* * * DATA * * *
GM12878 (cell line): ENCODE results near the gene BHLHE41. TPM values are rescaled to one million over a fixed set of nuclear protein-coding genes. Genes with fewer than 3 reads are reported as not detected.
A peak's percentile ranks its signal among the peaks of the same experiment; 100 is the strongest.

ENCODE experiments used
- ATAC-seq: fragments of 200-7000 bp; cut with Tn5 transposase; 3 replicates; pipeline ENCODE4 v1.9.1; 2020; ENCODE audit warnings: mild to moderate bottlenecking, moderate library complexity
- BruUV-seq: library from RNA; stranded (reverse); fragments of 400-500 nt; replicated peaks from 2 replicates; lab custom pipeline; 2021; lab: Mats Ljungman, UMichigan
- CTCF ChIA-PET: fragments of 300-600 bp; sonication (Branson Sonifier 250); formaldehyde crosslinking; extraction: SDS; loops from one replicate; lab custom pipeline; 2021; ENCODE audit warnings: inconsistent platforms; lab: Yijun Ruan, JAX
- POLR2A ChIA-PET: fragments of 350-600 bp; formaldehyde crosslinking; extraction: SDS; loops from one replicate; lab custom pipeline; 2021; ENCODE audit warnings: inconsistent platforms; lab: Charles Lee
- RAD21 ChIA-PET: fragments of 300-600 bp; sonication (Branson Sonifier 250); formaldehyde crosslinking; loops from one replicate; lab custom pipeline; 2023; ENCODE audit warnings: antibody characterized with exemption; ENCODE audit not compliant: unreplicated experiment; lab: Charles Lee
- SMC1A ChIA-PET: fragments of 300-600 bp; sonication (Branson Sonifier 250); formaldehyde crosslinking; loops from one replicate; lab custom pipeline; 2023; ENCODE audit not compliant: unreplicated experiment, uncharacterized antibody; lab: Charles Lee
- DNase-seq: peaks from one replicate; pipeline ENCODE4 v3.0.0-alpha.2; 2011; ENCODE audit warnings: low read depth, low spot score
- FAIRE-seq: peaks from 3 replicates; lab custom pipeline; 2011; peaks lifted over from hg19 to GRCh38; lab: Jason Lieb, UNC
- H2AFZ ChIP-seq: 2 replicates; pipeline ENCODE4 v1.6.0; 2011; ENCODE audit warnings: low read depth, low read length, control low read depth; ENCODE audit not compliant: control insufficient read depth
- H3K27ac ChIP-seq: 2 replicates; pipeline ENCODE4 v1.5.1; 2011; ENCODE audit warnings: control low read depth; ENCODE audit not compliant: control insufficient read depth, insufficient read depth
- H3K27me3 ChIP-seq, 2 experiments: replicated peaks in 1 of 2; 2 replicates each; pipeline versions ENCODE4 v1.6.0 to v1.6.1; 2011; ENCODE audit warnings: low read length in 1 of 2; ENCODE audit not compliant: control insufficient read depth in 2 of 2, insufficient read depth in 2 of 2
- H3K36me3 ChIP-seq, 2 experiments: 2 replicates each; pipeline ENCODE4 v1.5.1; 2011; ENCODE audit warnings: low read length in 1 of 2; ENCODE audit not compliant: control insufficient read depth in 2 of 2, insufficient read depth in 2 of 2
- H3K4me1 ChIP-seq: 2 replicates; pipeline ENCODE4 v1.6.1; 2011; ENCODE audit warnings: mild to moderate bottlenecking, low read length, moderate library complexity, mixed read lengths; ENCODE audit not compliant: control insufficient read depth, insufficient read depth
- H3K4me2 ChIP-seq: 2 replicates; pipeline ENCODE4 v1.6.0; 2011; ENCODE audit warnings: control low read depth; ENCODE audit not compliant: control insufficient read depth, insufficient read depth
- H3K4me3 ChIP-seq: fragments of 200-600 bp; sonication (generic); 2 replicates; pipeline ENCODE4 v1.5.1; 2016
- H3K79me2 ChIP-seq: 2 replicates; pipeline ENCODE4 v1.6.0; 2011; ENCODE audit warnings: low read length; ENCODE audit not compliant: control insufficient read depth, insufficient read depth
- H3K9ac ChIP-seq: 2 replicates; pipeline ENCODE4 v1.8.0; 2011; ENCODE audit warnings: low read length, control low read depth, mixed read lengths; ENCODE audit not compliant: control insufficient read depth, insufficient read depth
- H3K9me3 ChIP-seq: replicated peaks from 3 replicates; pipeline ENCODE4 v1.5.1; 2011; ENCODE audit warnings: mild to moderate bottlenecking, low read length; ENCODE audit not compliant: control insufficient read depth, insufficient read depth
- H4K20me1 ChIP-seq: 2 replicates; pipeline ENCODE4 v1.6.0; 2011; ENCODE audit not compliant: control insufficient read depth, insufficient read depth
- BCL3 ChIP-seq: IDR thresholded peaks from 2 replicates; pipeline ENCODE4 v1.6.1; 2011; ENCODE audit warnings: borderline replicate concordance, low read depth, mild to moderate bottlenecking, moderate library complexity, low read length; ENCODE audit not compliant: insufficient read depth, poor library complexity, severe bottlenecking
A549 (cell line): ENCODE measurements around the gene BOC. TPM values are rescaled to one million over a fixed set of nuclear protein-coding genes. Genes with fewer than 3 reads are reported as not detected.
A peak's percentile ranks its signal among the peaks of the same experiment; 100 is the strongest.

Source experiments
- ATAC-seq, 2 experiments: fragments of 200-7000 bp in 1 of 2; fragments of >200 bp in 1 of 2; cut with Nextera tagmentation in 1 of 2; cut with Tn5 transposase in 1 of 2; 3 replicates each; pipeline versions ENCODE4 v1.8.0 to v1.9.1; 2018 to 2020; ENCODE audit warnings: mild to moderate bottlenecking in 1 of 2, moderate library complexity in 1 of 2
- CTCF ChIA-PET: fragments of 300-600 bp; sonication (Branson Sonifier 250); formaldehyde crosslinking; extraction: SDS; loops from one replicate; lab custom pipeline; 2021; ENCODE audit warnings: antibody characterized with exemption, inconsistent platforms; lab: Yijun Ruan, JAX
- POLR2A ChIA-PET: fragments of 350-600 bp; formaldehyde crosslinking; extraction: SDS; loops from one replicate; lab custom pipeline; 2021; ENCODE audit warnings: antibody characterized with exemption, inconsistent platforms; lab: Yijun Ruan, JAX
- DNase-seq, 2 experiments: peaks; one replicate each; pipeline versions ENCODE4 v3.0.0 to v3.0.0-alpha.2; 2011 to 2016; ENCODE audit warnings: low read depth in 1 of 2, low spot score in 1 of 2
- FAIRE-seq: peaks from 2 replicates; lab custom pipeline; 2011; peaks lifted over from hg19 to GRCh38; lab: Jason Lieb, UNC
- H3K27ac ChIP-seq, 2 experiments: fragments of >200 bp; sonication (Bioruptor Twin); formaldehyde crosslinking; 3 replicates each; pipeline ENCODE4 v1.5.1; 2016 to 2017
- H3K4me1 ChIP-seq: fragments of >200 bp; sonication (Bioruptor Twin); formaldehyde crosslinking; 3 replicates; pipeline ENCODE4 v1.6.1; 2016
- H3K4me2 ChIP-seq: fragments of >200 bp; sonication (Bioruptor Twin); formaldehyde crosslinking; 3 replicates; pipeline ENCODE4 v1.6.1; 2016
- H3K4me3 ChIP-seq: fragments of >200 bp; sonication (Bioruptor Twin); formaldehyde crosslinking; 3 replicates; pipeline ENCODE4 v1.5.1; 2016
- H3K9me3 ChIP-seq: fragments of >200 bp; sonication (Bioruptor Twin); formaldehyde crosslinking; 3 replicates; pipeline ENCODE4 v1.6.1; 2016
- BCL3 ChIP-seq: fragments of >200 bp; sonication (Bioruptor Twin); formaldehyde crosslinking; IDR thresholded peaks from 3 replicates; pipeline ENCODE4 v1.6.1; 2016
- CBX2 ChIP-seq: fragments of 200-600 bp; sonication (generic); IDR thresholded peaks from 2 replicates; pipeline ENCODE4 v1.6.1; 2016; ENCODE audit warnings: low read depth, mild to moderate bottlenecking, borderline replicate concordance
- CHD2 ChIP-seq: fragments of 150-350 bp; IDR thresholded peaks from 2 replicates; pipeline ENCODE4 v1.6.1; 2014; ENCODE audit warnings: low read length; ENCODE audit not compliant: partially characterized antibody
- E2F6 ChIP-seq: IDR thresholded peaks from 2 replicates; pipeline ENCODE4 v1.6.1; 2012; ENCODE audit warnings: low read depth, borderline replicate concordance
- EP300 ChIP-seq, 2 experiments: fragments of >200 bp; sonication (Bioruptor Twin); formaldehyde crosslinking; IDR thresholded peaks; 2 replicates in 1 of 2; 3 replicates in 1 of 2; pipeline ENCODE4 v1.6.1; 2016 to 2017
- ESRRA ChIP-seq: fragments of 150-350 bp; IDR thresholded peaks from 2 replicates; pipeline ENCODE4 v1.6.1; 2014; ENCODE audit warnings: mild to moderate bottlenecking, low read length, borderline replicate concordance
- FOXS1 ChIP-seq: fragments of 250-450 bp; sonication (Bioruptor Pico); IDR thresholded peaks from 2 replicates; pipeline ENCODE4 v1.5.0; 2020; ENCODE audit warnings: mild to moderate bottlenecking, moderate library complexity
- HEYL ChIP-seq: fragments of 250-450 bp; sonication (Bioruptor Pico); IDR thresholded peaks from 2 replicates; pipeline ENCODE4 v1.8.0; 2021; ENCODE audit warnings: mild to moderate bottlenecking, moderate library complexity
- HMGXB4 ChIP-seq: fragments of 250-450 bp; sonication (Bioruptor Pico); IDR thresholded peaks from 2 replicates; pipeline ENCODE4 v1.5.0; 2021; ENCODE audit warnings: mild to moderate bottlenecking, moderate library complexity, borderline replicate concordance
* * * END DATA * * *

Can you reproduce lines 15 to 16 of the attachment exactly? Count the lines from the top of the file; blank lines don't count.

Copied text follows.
- H3K36me3 ChIP-seq, 2 experiments: 2 replicates each; pipeline ENCODE4 v1.5.1; 2011; ENCODE audit warnings: low read length in 1 of 2; ENCODE audit not compliant: control insufficient read depth in 2 of 2, insufficient read depth in 2 of 2
- H3K4me1 ChIP-seq: 2 replicates; pipeline ENCODE4 v1.6.1; 2011; ENCODE audit warnings: mild to moderate bottlenecking, low read length, moderate library complexity, mixed read lengths; ENCODE audit not compliant: control insufficient read depth, insufficient read depth